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The association between colorectal sessile serrated adenomas/polyps and subsequent advanced colorectal neoplasia.

Authors
  • Burnett-Hartman, Andrea N1, 2
  • Chubak, Jessica3, 4
  • Hua, Xinwei5, 4
  • Ziebell, Rebecca3
  • Kamineni, Aruna3
  • Zhu, Lee-Ching3
  • Upton, Melissa P6
  • Malen, Rachel C5
  • Hardikar, Sheetal5, 7
  • Newcomb, Polly A5, 4
  • 1 Kaiser Permanente Colorado Institute for Health Research, 2550 S. Parker Rd, Aurora, CO, USA. [email protected]
  • 2 Fred Hutchinson Cancer Research Center, Seattle, WA, USA. [email protected]
  • 3 Kaiser Permanente Washington Health Research Institute, Seattle, WA, USA.
  • 4 University of Washington, School of Public Health, Seattle, WA, USA.
  • 5 Fred Hutchinson Cancer Research Center, Seattle, WA, USA.
  • 6 University of Washington, School of Medicine, Seattle, WA, USA.
  • 7 Huntsman Cancer Institute, University of Utah, Salt Lake City, UT, USA.
Type
Published Article
Journal
Cancer Causes & Control
Publisher
Springer-Verlag
Publication Date
Sep 01, 2019
Volume
30
Issue
9
Pages
979–987
Identifiers
DOI: 10.1007/s10552-019-01205-y
PMID: 31290073
Source
Medline
Keywords
Language
English
License
Unknown

Abstract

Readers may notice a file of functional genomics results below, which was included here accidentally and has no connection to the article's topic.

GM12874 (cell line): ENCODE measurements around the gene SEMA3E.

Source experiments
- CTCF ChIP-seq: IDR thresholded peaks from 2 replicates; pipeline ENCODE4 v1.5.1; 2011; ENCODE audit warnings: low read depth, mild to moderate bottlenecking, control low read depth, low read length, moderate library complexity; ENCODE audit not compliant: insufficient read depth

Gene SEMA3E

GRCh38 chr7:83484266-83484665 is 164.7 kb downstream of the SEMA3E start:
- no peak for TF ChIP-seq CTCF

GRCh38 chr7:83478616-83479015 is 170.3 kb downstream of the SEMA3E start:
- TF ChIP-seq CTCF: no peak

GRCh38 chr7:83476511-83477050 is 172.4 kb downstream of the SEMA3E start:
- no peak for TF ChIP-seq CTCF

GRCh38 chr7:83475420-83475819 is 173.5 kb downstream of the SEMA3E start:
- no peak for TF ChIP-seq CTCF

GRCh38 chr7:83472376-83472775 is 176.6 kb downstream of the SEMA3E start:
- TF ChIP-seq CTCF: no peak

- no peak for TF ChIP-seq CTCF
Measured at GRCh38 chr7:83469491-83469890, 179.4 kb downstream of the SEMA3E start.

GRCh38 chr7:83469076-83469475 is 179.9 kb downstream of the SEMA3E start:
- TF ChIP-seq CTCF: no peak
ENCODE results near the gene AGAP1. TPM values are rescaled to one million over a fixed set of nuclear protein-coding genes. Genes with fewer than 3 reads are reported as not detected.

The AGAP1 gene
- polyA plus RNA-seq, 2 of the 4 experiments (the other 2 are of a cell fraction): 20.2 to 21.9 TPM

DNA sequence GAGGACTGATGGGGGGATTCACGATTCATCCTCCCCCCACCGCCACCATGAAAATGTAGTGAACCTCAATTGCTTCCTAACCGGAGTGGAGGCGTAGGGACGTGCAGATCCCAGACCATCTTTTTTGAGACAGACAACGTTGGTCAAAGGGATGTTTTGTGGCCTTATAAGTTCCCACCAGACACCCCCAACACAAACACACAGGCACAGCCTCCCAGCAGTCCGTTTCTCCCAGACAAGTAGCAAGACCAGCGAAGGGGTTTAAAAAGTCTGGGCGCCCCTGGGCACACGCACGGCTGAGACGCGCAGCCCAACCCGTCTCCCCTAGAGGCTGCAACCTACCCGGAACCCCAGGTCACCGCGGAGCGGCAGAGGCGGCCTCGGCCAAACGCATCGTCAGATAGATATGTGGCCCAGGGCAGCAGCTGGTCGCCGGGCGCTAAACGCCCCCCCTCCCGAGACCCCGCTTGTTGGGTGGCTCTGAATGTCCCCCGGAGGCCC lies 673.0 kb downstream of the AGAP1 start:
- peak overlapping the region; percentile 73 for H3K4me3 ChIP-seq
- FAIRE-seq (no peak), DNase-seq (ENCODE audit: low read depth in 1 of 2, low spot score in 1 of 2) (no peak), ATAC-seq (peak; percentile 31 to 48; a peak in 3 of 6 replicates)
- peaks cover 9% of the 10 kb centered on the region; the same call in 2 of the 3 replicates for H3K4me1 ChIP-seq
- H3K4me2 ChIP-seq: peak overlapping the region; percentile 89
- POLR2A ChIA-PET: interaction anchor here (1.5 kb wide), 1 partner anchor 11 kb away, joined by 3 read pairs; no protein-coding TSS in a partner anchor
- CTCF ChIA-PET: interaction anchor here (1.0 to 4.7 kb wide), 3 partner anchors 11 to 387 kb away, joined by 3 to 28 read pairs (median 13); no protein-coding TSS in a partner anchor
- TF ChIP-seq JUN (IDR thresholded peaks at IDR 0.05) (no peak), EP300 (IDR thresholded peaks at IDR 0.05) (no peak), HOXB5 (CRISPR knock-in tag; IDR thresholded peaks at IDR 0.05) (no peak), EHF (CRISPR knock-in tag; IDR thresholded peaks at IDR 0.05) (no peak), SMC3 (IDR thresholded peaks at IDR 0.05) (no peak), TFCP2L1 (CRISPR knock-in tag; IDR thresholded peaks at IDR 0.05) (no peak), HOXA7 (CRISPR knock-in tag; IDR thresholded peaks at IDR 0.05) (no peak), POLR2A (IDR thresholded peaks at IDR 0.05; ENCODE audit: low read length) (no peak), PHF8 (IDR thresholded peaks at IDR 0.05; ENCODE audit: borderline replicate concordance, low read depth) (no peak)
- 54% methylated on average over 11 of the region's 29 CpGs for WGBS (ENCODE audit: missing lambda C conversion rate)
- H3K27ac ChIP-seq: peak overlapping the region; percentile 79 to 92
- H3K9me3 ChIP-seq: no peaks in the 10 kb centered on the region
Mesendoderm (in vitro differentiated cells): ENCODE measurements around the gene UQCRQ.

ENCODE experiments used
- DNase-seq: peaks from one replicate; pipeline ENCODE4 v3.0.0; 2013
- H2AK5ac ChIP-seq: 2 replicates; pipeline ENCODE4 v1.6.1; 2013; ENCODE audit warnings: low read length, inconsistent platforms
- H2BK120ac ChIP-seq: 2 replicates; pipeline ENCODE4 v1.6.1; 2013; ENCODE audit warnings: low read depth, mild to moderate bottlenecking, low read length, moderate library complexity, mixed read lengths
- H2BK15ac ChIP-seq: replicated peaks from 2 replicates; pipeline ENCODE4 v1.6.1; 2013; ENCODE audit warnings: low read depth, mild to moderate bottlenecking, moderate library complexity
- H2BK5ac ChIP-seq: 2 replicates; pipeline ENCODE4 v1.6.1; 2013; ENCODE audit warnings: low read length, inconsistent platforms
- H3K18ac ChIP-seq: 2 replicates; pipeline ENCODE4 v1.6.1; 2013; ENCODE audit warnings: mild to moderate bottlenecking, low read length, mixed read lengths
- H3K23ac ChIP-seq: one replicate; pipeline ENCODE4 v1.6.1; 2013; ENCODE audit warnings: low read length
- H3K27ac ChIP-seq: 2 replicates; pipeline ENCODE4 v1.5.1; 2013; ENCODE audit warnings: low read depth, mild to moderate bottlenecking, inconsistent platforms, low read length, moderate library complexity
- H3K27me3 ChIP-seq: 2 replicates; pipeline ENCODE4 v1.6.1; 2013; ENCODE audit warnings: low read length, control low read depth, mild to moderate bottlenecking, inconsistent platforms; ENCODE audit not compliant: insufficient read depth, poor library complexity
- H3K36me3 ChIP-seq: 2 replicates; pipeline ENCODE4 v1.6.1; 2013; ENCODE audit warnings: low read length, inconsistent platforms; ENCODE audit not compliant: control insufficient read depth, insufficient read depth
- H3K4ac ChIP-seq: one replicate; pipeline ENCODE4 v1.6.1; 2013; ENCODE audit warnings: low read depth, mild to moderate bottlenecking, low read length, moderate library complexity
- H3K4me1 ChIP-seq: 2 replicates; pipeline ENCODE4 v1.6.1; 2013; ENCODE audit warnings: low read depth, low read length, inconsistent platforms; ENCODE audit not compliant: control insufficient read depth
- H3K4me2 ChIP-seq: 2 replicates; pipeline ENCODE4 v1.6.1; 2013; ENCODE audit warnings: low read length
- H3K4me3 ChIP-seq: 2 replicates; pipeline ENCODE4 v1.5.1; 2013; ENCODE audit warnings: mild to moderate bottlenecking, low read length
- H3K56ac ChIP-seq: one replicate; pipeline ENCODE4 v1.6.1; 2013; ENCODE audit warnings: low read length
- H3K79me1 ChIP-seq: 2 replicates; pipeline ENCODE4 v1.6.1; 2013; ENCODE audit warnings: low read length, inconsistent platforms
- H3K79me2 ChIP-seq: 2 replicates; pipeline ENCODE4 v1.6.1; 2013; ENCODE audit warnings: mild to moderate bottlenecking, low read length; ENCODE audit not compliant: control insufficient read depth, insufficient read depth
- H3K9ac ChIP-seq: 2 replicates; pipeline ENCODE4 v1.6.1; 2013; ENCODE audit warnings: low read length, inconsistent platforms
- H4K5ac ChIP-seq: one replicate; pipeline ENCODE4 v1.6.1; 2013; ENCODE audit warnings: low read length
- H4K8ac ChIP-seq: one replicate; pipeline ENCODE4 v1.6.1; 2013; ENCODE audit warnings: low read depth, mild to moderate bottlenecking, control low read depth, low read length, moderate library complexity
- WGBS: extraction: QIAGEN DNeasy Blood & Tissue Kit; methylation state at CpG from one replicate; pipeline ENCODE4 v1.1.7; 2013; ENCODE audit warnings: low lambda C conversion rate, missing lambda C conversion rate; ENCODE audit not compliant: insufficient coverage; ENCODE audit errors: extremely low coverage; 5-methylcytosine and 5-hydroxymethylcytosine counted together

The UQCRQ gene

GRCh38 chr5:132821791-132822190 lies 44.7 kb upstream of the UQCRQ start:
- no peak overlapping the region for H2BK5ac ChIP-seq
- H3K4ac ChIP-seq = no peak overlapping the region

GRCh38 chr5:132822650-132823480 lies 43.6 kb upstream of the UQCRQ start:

Colorectal cancer (CRC) screening guidelines recommend increased surveillance of individuals with sessile serrated adenomas/polyps (SSA/Ps), but there is uncertainty about the risk associated with SSA/Ps. We aimed to determine the association between SSA/Ps and subsequent advanced colorectal neoplasia. This case-control study included Kaiser Permanente Washington (KPWA) members who received an index colonoscopy between 1/1/1998 and 12/31/2007, and had hyperplastic polyps (HPs) or SSA/Ps but no conventional adenomas according to study pathologist histologic review. Subsequent pathology reports and biopsies through 1/1/2013 were reviewed for advanced colorectal neoplasia. We linked to the Seattle-Puget Sound Surveillance Epidemiology and End Results (SEER) registry to identify additional CRC cases. We used generalized estimating equations with a logit link to estimate adjusted odds ratios (ORs) and 95% confidence intervals (CIs) for advanced colorectal neoplasia, comparing those with SSA/Ps to those with HPs. There were 161 individuals with index SSA/Ps, 548 with HPs, and 918 subsequent endoscopies included in analyses. Of those with index SSA/Ps, 19 had subsequent advanced colorectal neoplasia; 39 with HPs had subsequent advanced colorectal neoplasia. Compared to those with HPs, those with SSA/Ps were not statistically significantly more likely to have subsequent advanced colorectal neoplasia (adjusted OR 1.79; CI 0.98-3.28). Polyp size ≥ 10 mm, right colon location, and the presence of multiple serrated polyps were also not associated with advanced colorectal neoplasia. Our results suggest that there is not a strong association between SSA/Ps and subsequent advanced colorectal neoplasia during the 5 years following SSA/P removal.

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